The GOAT: An Interview with LVO and ITC Champion Richard Siegler

The 2020 Las Vegas Open 40k Championships Tournament wrapped up Sunday night, putting an end to another ITC season. Emerging victorious after 9 rounds (plus a nightmare round) of some of the hardest-fought 40k games ever played, Richard Siegler once again emerged victorious, firmly staking his claim in the ground as one of the best 40k players in the world. Goonhammer sat down with Richard after his win to discuss the experience, his thoughts on the meta, and what’s next. 

Note: We previously interviewed Richard immediately following his win at the Pro TableTop Open in Atlanta in November 2019, which you can find here. If you’re interested in some of the more basic “who are you” and “how did you get started” questions, or questions about his T’au armies, we cover them in that interview.

Richard’s List

+++ Richard’s LVO List – 10 CP, 2,000 pts +++

Iron Hands Battalion Detachment (598 pts, +5 CP)

HQ: Chaplain Venerable Dreadnought w/Twin Lascannon, CCW, Storm Bolter
HQ: Chaplain Venerable Dreadnought w/Twin Lascannon, CCW, Storm Bolter

Troops: Intercessors (x5) w/Stalker Bolt Rifle, Sgt. Chainsword
Troops: Intercessors (x5) w/Stalker Bolt Rifle, Sgt. Chainsword
Troops: Intercessors (x5) w/Stalker Bolt Rifle, Sgt. Power Fist

Iron Hands Battalion Detachment (698 pts, +3 CP)
Specialist Detachment: Indomitus Crusaders

HQ: Iron Father Feirros
HQ: Primaris Lieutenant w/Power Sword

Troops: Intercessors (x10) w/Stalker Bolt Rifle, Sgt. Thunder Hammer
Troops: Intercessors (x10) w/Stalker Bolt Rifle, Sgt. Power Fist
Troops: Intercessors (x5) w/Stalker Bolt Rifle, Sgt. Power Fist

Elites: Primaris Apothecary, Stratagem: Chief Apothecary (-1 CP)

Iron Hands Spearhead Detachment (704 pts, +1 CP)

HQ: Chaplain Venerable Dreadnought w/Twin Lascannon, CCW, Storm Bolter

HS: Eliminator Squad x3 w/Bolt Sniper Rifles, Camo Cloaks
HS: Eliminator Squad x3 w/Bolt Sniper Rifles, Camo Cloaks
HS: Eliminator Squad x3 w/Bolt Sniper Rifles, Camo Cloaks
HS: Relic Leviathan Dreadnought w/2x Storm cannon Array, 3x Hunter-Killer Missile, 2x Heavy Flamer, WARLORD


Siegler in the Finals against Brad Chester. Credit: 40kstats

The Basics

Q. Welcome back, and congratulations on your win at LVO! We suspected that you might be back here last time we interviewed you after the PTT Atlanta Open. So let’s start here: How does it feel to be the Best Player in the World, and what does it mean to you to be in this spot?

I know this is going to be a boring answer, but I don’t think there is a single “best player” in 40k. I think there are a couple dozen guys in the scene who are all outstanding players who could win a super major with their game knowledge, practice reps, favorable matchups and all the other factors that go into winning an event. I think one of the things that has allowed me to go 9-0 twice and 10-0 once this year has been my mentality. I don’t really ever feel stressed or pressure during my matches because I enjoy treating each match as an opportunity to get to know someone and test our overall skills against one another.  It’s never about trying to get people on rules interactions or timing issues. So I think treating each match as a social event foremost has really helped me enjoy the spectacle of the game whether it is on stream, top table at a super major, or just an RTT match.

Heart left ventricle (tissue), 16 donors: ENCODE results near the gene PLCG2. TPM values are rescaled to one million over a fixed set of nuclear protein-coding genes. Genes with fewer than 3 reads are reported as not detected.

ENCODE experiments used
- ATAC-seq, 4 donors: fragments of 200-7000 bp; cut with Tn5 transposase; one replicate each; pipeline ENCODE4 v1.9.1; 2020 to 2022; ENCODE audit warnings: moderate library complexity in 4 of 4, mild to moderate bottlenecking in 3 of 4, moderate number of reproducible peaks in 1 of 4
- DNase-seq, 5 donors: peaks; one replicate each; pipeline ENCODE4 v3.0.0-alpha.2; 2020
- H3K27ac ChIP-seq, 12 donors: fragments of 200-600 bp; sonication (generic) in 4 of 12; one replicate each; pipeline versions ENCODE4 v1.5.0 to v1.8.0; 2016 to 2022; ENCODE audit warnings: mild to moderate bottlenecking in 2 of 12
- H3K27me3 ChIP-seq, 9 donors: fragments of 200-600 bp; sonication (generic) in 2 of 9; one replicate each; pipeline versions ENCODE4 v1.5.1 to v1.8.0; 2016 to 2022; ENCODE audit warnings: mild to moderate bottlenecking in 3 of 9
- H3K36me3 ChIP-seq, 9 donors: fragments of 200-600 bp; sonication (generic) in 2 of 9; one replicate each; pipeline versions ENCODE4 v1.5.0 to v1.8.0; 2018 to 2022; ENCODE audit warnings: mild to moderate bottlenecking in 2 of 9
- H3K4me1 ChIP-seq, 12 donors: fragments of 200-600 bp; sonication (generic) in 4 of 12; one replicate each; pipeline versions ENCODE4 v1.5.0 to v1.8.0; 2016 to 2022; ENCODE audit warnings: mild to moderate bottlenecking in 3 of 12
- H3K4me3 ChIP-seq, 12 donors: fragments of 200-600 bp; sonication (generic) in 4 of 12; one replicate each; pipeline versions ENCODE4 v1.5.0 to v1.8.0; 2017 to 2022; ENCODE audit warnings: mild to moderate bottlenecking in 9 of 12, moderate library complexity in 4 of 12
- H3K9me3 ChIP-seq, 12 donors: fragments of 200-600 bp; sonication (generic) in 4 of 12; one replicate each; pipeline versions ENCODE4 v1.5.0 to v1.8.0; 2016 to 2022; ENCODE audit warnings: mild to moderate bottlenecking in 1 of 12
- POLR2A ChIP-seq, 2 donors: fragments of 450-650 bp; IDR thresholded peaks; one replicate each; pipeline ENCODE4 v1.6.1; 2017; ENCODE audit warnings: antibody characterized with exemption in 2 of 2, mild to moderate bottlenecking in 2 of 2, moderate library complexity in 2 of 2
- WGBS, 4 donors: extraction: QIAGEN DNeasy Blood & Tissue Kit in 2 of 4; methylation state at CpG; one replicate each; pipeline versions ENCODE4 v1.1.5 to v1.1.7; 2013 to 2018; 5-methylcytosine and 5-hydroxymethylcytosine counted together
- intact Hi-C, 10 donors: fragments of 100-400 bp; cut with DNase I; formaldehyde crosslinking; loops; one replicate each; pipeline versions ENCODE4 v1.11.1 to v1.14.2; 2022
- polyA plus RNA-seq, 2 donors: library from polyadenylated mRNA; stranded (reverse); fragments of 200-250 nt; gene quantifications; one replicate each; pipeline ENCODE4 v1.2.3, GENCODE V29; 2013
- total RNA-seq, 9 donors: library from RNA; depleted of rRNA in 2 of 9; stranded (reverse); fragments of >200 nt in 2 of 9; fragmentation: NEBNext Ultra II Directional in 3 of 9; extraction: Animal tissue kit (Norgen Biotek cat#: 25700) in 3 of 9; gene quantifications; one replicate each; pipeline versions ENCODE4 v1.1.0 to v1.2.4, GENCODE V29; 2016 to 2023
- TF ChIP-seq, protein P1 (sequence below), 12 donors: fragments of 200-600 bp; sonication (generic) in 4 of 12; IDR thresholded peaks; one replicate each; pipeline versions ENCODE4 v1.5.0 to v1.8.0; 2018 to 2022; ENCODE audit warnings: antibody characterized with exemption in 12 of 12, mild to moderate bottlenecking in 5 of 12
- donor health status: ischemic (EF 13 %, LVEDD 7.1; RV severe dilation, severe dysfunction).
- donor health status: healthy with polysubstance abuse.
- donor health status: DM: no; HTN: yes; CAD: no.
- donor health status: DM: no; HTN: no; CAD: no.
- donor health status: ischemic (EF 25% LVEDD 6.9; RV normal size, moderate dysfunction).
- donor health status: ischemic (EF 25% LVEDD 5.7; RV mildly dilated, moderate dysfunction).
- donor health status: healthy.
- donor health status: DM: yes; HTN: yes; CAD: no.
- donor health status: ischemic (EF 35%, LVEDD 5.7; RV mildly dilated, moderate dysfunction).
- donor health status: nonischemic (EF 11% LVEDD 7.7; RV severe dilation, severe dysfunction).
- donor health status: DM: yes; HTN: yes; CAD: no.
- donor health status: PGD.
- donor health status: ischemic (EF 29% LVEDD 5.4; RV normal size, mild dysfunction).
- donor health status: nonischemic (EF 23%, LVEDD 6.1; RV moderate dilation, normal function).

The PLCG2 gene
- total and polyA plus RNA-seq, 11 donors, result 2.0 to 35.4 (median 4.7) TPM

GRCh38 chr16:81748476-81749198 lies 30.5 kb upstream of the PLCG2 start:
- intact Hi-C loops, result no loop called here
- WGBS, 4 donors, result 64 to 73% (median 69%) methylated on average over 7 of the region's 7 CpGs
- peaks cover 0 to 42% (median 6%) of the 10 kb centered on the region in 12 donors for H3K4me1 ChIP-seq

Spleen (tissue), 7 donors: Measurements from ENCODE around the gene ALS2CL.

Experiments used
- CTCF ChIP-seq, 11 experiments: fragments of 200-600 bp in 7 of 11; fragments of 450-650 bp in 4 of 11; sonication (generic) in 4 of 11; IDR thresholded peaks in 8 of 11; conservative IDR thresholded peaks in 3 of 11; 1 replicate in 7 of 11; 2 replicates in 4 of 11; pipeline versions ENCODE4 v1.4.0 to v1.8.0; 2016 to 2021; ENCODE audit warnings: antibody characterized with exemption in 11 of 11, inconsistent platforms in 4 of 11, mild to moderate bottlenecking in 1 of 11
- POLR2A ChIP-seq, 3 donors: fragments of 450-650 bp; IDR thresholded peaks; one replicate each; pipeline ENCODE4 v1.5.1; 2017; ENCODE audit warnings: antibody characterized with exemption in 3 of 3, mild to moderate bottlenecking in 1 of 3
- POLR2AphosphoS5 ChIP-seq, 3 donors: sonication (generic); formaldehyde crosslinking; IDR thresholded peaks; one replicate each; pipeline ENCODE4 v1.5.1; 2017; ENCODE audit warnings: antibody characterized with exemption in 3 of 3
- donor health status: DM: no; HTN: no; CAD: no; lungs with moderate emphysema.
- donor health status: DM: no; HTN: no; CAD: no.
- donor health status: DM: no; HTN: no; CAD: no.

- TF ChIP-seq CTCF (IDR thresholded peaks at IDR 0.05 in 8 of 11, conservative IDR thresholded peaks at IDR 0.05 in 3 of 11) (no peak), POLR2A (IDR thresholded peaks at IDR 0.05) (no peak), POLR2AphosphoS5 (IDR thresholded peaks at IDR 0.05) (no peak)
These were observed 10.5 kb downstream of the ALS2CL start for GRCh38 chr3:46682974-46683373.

Q.Let’s walk back this year. You’ve been on a tear through the second half of the 2019-2020 ITC season, with wins at NOVA, PTT Atlanta, Warzone: Atlanta, the Armageddon Series, and now LVO. Which one was the toughest? Which victory meant the most? Which event was your favorite?

Honestly, I enjoyed each of them in their own right because it was my first time participating in them and there was something unique and compelling about all of them.  For NOVA, it was the first major that I had won and I had not originally planned to go due to teaching obligations, but managed it last minute without any practice of the missions.  For Warzone, I was able to once again thrive in a non-ITC mission set and stake my claim to number one in the South, easily one of the most competitive regions for 40k. For Pro tabletop, I got to participate in the first major esports venture into 40k and join the other top players at the event in demonstrating the high standard of sportsmanship that I think is fundamental to a thriving competitive 40k scene.  And for LVO, I was able to help my wonderful Brohammer teammates in securing best team in the ITC, along with achieving personal goal of winning the ITC.

Q. We’ve written about it at length on Goonhammer, but we’d love your thoughts on the meta right now. Is it healthy? Unhealthy? Are there any factions you think can break marines’ dominance?

Personally I think that the meta from the spring FAQ until the Iron Hands supplement was the best it had been in 8th edition, requiring only slight tweaks to Plaguebearers and Thousand Sons casters as well as Eldar flyers. It was not perfect, but I felt a lot of different armies had the chance to compete. The Marine supplements add so many new and powerful rules that they are in a class of their own. However, if we removed the supplements right now, Chaos and Eldar would be dominant due to the extra layer of rules they have received since Psychic Awakening.  So I think it is fundamentally a problem with how Games Workshop writes and distributes rules. There is too great a lag time between giving each faction a new set of rules that match the power of the latest release. Then you have the issue of consistent quality, so while Tyranids received their psychic awakening, they gained a handful of new rules that are useful and many rules that will never be utilized.

Editor’s Note: Richard previously advocated for digital rules in our post-PTT Atlanta interview, and we agree wholeheartedly.

Q. Is there anything that people are freaking out about right now that just isn’t that big a deal?

I don’t think there is anything fundamentally broken about the stock Leviathan dreadnought.  It’s the combination of stratagems and Iron Hands rules that make it absurd.


Richard’s marines using the new terrain layouts. Credit: 40kstats

The List and This Event

Q. After a full season of playing T’au, you switched to Iron Hands for LVO. What led you to that decision?